Double-dealing Exposed in Woofieleaks

Citizens fight for off-leash recreation in Golden Gate National Recreational Area
By Sally Stephens, March 2017, Updated April 2017
Photograph by Amanda Jones from Unleashed (Chronicle Books, 2017)

Photograph by Amanda Jones from Unleashed (Chronicle Books, 2017)

Land that was once part of the U.S. military coastal defense system is now at the heart of the Golden Gate National Recreation Area. Over the past 45 years, land transfers, donations and purchases have been added to create an approximately 80,000-acre coastal greenbelt that runs from Marin County, south through San Francisco and into San Mateo County. Within its current legislative boundary, it shares oversight with other public agencies and land managers, although it has primary responsibility—and rulemaki

Land that was once part of the U.S. military coastal defense system is now at the heart of the Golden Gate National Recreation Area. Over the past 45 years, land transfers, donations and purchases have been added to create an approximately 80,000-acre coastal greenbelt that runs from Marin County, south through San Francisco and into San Mateo County. Within its current legislative boundary, it shares oversight with other public agencies and land managers, although it has primary responsibility—and rulemaking authority— for large swaths of the Marin Headlands and coastal San Francisco, as well as Alcatraz and sites on the San Francisco peninsula.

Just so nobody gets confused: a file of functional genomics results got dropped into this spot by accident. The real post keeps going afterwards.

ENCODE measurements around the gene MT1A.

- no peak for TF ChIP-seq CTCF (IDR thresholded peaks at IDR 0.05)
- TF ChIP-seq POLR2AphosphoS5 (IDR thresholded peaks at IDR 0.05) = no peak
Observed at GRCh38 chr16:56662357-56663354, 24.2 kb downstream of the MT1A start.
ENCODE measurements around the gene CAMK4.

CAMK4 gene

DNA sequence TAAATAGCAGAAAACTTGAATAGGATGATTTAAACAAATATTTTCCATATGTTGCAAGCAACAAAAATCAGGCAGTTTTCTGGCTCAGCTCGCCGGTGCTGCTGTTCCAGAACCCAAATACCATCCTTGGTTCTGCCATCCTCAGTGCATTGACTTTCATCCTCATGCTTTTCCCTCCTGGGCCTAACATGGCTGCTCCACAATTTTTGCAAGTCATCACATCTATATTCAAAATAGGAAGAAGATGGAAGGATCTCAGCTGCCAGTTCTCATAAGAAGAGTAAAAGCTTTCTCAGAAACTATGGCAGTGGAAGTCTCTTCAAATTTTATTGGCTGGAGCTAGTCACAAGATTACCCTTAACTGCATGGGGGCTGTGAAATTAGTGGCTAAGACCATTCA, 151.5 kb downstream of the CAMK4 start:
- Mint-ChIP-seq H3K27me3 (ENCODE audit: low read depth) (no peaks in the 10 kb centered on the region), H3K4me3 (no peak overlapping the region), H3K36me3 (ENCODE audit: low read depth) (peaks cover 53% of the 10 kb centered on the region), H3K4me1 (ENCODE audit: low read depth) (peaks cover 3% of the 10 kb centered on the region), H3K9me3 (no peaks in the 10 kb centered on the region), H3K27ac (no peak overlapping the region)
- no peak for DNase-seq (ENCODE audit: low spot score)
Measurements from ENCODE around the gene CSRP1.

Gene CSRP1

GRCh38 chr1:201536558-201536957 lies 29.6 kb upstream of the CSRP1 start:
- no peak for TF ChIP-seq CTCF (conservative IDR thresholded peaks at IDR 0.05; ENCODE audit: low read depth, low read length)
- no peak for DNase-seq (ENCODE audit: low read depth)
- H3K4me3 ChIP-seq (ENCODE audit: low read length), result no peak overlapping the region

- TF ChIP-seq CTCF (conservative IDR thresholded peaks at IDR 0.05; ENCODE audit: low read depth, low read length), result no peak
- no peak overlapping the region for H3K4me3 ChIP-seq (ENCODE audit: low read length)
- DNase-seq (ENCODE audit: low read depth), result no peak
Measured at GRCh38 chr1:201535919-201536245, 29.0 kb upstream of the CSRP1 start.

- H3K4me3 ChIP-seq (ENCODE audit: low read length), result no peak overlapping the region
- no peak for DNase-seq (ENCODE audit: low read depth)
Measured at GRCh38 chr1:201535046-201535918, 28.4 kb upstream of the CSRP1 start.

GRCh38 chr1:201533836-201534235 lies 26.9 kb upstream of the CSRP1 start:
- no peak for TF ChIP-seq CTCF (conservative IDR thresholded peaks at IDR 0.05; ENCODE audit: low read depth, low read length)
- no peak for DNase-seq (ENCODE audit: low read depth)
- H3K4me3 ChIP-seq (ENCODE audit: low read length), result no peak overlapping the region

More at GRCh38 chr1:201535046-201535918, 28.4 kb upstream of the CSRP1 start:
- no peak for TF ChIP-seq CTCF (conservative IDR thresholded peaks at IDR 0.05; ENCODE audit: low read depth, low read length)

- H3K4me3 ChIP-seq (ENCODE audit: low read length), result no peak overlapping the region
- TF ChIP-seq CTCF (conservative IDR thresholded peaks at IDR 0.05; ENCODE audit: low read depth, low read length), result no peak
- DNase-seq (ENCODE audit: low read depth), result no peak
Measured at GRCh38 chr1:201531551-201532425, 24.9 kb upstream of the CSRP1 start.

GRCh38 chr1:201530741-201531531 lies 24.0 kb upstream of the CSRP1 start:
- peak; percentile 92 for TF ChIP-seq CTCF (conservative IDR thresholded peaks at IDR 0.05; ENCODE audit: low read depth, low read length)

MORT STEIN

A contentious fight for off-leash recreation has raged for decades in Golden Gate National Recreational Area, with the National Park Service threatening to severely reduce access to dogs. New evidence proves that the battle has been fraught with bias, faulty studies and collusion.

San Francisco has a reputation for being dog friendly. More dogs than children live within its city limits, and many companies, especially tech start-ups, encourage employees to bring their dogs to work.

But San Francisco, surrounded on three sides by water, is also the second densest city in the country. As a result, recreational open space is at a premium, and that has led to squabbles in San Francisco’s urban parks, especially over where dogs can and cannot be walked.

Dog advocates have been fighting for years to preserve gains in recreational access made in the ’70s and ’80s. We have always felt the deck was stacked against us, but recent revelations have shown us that the situation was even worse than we thought. These revelations also forced a federal agency to delay implementation of the severe dog-walking restrictions it wanted to impose.

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An Urban National Park

In 1972, Congress created Golden Gate National Recreation Area (GGNRA), initially a hodgepodge of land in San Francisco and Marin Counties, to “concentrate on serving the outdoor recreation needs of the people of the metropolitan area.” It was part of a Nixon administration’s campaign to “bring parks to the people” and increase outdoor recreation in urban areas.